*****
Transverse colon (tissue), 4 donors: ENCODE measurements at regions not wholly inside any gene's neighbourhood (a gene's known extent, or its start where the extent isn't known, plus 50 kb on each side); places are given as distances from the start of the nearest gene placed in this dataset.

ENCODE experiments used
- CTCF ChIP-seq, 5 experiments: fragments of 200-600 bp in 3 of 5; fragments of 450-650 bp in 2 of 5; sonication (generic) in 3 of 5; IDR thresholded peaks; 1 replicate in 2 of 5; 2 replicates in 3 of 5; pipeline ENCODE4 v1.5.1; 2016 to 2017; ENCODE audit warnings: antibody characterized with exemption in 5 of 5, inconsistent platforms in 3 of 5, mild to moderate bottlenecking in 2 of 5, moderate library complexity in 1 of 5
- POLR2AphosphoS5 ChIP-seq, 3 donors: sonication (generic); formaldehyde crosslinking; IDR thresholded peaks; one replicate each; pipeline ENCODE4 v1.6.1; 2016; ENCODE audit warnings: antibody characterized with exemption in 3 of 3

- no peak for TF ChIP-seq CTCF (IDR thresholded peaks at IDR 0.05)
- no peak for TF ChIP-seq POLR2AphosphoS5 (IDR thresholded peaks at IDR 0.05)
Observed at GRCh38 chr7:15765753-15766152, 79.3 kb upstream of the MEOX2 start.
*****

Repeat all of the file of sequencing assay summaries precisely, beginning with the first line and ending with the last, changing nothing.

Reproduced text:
Transverse colon (tissue), 4 donors: ENCODE measurements at regions not wholly inside any gene's neighbourhood (a gene's known extent, or its start where the extent isn't known, plus 50 kb on each side); places are given as distances from the start of the nearest gene placed in this dataset.

ENCODE experiments used
- CTCF ChIP-seq, 5 experiments: fragments of 200-600 bp in 3 of 5; fragments of 450-650 bp in 2 of 5; sonication (generic) in 3 of 5; IDR thresholded peaks; 1 replicate in 2 of 5; 2 replicates in 3 of 5; pipeline ENCODE4 v1.5.1; 2016 to 2017; ENCODE audit warnings: antibody characterized with exemption in 5 of 5, inconsistent platforms in 3 of 5, mild to moderate bottlenecking in 2 of 5, moderate library complexity in 1 of 5
- POLR2AphosphoS5 ChIP-seq, 3 donors: sonication (generic); formaldehyde crosslinking; IDR thresholded peaks; one replicate each; pipeline ENCODE4 v1.6.1; 2016; ENCODE audit warnings: antibody characterized with exemption in 3 of 3

- no peak for TF ChIP-seq CTCF (IDR thresholded peaks at IDR 0.05)
- no peak for TF ChIP-seq POLR2AphosphoS5 (IDR thresholded peaks at IDR 0.05)
Observed at GRCh38 chr7:15765753-15766152, 79.3 kb upstream of the MEOX2 start.